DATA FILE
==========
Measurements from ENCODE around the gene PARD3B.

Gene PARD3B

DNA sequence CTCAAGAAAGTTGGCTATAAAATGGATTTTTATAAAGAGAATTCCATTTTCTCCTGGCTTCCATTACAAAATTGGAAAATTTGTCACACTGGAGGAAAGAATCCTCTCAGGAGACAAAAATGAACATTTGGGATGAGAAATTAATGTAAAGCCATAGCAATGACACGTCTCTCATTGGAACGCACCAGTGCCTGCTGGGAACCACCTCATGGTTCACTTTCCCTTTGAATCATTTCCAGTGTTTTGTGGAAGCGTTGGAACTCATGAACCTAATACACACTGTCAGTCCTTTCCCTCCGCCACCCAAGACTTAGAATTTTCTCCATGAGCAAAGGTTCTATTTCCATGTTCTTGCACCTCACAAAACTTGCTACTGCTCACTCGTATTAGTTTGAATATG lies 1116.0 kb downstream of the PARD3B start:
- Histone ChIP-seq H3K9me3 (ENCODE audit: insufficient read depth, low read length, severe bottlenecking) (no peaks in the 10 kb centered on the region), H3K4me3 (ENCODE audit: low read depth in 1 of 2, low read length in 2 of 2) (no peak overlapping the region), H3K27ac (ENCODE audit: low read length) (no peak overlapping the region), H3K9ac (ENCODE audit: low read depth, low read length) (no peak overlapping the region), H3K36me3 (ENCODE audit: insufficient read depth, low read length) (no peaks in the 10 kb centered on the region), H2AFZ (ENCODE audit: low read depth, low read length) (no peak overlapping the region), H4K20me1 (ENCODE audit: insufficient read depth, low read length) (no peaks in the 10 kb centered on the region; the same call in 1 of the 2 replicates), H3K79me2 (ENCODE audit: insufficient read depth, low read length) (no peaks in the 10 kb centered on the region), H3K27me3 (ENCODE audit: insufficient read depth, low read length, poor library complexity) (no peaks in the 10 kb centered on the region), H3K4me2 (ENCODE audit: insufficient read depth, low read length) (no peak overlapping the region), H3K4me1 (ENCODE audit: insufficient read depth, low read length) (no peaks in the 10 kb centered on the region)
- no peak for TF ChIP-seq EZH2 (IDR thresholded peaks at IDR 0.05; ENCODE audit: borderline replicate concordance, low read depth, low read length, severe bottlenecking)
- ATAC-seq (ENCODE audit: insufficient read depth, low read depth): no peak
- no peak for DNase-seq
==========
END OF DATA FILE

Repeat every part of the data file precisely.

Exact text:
Measurements from ENCODE around the gene PARD3B.

Gene PARD3B

DNA sequence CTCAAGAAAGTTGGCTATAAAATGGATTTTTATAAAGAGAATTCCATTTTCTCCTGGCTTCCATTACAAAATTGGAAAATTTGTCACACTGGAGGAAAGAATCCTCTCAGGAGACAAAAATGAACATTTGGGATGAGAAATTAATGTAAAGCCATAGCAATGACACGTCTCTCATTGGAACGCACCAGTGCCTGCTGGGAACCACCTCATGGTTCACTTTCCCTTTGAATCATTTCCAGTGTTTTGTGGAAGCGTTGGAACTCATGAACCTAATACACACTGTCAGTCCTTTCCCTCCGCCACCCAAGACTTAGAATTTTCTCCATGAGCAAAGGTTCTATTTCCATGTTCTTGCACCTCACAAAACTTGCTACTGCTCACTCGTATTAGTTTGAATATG lies 1116.0 kb downstream of the PARD3B start:
- Histone ChIP-seq H3K9me3 (ENCODE audit: insufficient read depth, low read length, severe bottlenecking) (no peaks in the 10 kb centered on the region), H3K4me3 (ENCODE audit: low read depth in 1 of 2, low read length in 2 of 2) (no peak overlapping the region), H3K27ac (ENCODE audit: low read length) (no peak overlapping the region), H3K9ac (ENCODE audit: low read depth, low read length) (no peak overlapping the region), H3K36me3 (ENCODE audit: insufficient read depth, low read length) (no peaks in the 10 kb centered on the region), H2AFZ (ENCODE audit: low read depth, low read length) (no peak overlapping the region), H4K20me1 (ENCODE audit: insufficient read depth, low read length) (no peaks in the 10 kb centered on the region; the same call in 1 of the 2 replicates), H3K79me2 (ENCODE audit: insufficient read depth, low read length) (no peaks in the 10 kb centered on the region), H3K27me3 (ENCODE audit: insufficient read depth, low read length, poor library complexity) (no peaks in the 10 kb centered on the region), H3K4me2 (ENCODE audit: insufficient read depth, low read length) (no peak overlapping the region), H3K4me1 (ENCODE audit: insufficient read depth, low read length) (no peaks in the 10 kb centered on the region)
- no peak for TF ChIP-seq EZH2 (IDR thresholded peaks at IDR 0.05; ENCODE audit: borderline replicate concordance, low read depth, low read length, severe bottlenecking)
- ATAC-seq (ENCODE audit: insufficient read depth, low read depth): no peak
- no peak for DNase-seq